The Baltimore Orioles are, all of a sudden, sporting some viable fantasy options for those of you looking to add a boost to your roster in September. Not only that, the team looks totally reborn under manager Buck Showalter who has led the club to a 20-13 record since he took over managerial duties. “Starting pitching probably is the biggest difference,’ second basemen Brian Roberts said. “I don’t know if you can attribute that to Buck or not.” Maybe it’s all coincidental, but it certainly seems like Buck has pushed all the right buttons. Here are some notes about a few of those Orioles arms that you would be wise to add to your staff down the stretch if you need a little boost.
Brian Matusz is on fire – even if you didn’t notice, and even if you couldn’t pick out his season long stats from a lineup. You can be forgiven for that given that Matusz is 8-12 with a 4.71 ERA and a 1.40 WHIP on the year. However, he has morphed into the pitcher that everyone knew resided in that body despite the early season struggles, you know, the one that AL-only fantasy performers were hoping for when they dropped $10 on him on draft day. After picking up his 8th win on Monday, Matusz is 5-1 over his last seven starts with some sparkling numbers highlighted by a strong 3.33 K/BB mark, a 1.09 WHIP and 2.43 ERA. To compare, Felix Hernandez, an ace if there ever was one, has a 3.48 K/BB mark, a 2.30 ERA an a 1.09 WHIP on the year. I’m clearly not stoned enough to be saying that Matusz is a pitcher on par with the King, but the fact of the matter is that over his last seven starts Brian has been nearly effective as the Mariners’ ace – a shocking statement to make no matter the small sample size.
We don’t have to go very far at all to find another Orioles starting pitcher who has been mighty impressive of late. I know how crazy it is to suggest that there are actually two hurlers in Baltimore that are fantasy must-starts right now, but the fact of the matter is that there are. The second hurler is Jeremy Guthrie who, lo and behold, has once again remade himself into a pitcher to consider in mixed leagues. Guthrie was 3-10 with a 4.77 ERA in the first half looking decidedly like the disappointing hurler from ’09. However, since the All-Star game the guy has looked like a completely different hurler. In addition to turning his won-loss record completely around, he has gone 6-3, Guthrie stopped walking batters to the point that his BB/9 rate dropped to Cliff Lee like levels at 1.51. The lack of free passes has enabled Guthrie to post a wonderful 3.50 K/BB mark in the second half leading to a duo of delightful ratios: 2.51 ERA, 1.00 WHIP. I wouldn’t bet a hundred bucks that he will continue this run through September, but if you need help off waivers there likely aren’t many available who are performing better than Jeremy.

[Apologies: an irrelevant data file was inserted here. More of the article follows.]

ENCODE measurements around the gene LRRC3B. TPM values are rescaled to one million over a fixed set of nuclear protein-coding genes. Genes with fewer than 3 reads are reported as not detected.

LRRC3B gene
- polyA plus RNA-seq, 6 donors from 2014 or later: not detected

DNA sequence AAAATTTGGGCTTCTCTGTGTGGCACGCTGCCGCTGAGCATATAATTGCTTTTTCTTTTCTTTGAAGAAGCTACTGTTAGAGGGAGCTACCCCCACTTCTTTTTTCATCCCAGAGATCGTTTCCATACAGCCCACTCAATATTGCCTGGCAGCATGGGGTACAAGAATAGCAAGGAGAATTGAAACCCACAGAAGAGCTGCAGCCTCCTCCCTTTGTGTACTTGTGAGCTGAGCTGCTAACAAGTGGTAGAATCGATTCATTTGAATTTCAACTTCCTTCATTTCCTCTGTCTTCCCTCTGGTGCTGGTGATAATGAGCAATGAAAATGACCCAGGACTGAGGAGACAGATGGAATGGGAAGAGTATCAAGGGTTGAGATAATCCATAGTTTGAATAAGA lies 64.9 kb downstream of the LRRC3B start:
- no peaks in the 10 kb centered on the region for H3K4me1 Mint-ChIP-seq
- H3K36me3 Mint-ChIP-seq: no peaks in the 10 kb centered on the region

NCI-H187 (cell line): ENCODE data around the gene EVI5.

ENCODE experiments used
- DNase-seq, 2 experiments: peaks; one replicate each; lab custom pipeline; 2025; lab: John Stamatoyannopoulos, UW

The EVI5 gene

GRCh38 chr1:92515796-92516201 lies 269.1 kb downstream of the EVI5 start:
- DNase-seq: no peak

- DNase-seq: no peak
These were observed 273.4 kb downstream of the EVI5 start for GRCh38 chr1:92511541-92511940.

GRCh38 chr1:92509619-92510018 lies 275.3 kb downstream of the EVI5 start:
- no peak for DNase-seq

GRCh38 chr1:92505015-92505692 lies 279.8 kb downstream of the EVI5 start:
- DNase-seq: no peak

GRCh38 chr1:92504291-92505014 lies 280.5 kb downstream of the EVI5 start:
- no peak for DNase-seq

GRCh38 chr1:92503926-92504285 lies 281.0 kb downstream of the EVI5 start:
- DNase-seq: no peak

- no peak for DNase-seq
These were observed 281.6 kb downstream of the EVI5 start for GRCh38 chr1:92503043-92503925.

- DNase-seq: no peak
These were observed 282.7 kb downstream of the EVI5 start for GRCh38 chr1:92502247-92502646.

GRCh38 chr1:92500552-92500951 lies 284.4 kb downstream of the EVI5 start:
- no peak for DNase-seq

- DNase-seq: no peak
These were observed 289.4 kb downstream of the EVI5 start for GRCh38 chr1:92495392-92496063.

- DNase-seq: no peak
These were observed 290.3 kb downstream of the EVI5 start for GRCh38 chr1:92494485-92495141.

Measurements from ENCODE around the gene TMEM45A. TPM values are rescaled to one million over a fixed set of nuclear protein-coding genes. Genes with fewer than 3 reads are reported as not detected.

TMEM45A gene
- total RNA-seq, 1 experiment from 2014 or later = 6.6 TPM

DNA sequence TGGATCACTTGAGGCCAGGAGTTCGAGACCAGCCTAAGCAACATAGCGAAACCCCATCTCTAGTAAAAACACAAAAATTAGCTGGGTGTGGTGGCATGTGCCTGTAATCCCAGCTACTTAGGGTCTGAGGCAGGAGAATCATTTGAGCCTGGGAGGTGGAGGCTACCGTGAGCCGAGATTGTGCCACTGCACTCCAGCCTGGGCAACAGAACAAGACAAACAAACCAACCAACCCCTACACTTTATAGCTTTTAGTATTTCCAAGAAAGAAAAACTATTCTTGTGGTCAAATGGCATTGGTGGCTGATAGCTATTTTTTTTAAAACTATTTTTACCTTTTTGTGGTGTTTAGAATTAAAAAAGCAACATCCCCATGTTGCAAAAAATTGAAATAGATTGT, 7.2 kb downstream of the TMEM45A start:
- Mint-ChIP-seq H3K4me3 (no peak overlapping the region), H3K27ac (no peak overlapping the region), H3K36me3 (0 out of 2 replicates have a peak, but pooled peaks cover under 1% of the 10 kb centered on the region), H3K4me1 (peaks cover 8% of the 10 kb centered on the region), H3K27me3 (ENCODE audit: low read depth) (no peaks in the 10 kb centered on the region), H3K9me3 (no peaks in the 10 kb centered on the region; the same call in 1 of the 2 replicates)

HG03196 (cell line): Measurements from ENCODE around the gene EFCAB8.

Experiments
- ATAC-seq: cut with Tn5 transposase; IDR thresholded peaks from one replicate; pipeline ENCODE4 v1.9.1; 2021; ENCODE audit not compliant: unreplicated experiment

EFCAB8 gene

Koji Uehara is the current closer in Baltimore after the early season struggles, an injury, of the man brought into town to do the job – Michael Gonzalez. Alfredo Simon then took over and was far from impressive, and Jim Johnson came down with some arm woes leaving the pen in an almost constant state of turmoil. However, the situation has worked itself out since Showalter took over with Koji asserting himself as the 9th inning option of choice. On Monday he picked up his 7th save of the year as his ratios continue to drop toward the realm of a Mariano Rivera type (Koji has a 2.18 ERA and a 1.03 WHIP). Over the 21 appearances he has made since the All-Star break, Uehara has been a dominating force with 25 strikeouts and a mere walk over 24 innings. It’s really a simple game as he has success because he simply hasn’t beating himself with the free pass. As a result, his WHIP over his last 21 appearances is a superb 0.79, and though his ERA nearly doubles that mark it’s still a stupendous 1.50. As for Gonzalez, he has started to find his groove in a setup role as he has 17 Ks in 15.2 innings since returning from injury while he has produced a 2.87 ERA and a 0.96 WHIP while holding batters to a mere .164 average.
There are more keys to the club’s resurgence as players like Felix Pie, Brian Roberts, Luke Scott and Nick Markakis have done some things, but most of the time when a team is surging it’s because their pitching staff is excelling. That is clearly the case with the Orioles who all of a sudden have a reason to be somewhat optimistic heading to the offseason.
By Ray Flowers